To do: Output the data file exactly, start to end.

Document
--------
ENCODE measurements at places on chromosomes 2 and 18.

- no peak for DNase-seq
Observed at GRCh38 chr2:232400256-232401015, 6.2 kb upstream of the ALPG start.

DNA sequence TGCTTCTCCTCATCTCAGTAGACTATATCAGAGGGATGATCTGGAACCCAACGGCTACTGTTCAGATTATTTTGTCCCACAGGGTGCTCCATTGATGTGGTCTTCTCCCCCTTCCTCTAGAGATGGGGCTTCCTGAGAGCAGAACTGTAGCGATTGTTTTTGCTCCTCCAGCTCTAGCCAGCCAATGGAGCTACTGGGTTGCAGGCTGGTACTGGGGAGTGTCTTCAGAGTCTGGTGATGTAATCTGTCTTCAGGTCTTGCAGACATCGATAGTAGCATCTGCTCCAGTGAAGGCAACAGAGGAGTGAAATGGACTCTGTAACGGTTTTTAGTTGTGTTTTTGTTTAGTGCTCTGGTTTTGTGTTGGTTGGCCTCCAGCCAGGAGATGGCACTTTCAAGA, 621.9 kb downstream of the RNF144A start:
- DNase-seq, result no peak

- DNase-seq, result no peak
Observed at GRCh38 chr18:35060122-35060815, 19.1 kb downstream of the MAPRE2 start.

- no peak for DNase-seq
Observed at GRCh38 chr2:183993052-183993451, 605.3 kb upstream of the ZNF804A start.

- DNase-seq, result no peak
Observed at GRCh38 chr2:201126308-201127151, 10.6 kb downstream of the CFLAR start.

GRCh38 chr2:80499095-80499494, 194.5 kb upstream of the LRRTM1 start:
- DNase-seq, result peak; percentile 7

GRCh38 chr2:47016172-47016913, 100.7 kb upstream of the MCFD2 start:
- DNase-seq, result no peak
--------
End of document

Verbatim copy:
ENCODE measurements at places on chromosomes 2 and 18.

- no peak for DNase-seq
Observed at GRCh38 chr2:232400256-232401015, 6.2 kb upstream of the ALPG start.

DNA sequence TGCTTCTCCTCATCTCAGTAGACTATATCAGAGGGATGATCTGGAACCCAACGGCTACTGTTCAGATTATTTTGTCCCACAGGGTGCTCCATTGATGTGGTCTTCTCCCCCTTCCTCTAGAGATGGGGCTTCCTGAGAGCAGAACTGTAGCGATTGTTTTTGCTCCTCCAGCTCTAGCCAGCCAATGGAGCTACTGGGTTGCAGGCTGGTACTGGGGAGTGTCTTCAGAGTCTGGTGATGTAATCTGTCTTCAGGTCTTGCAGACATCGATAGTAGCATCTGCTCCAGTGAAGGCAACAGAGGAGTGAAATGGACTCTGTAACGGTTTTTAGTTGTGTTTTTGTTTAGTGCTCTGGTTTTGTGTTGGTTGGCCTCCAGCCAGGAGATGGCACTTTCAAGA, 621.9 kb downstream of the RNF144A start:
- DNase-seq, result no peak

- DNase-seq, result no peak
Observed at GRCh38 chr18:35060122-35060815, 19.1 kb downstream of the MAPRE2 start.

- no peak for DNase-seq
Observed at GRCh38 chr2:183993052-183993451, 605.3 kb upstream of the ZNF804A start.

- DNase-seq, result no peak
Observed at GRCh38 chr2:201126308-201127151, 10.6 kb downstream of the CFLAR start.

GRCh38 chr2:80499095-80499494, 194.5 kb upstream of the LRRTM1 start:
- DNase-seq, result peak; percentile 7

GRCh38 chr2:47016172-47016913, 100.7 kb upstream of the MCFD2 start:
- DNase-seq, result no peak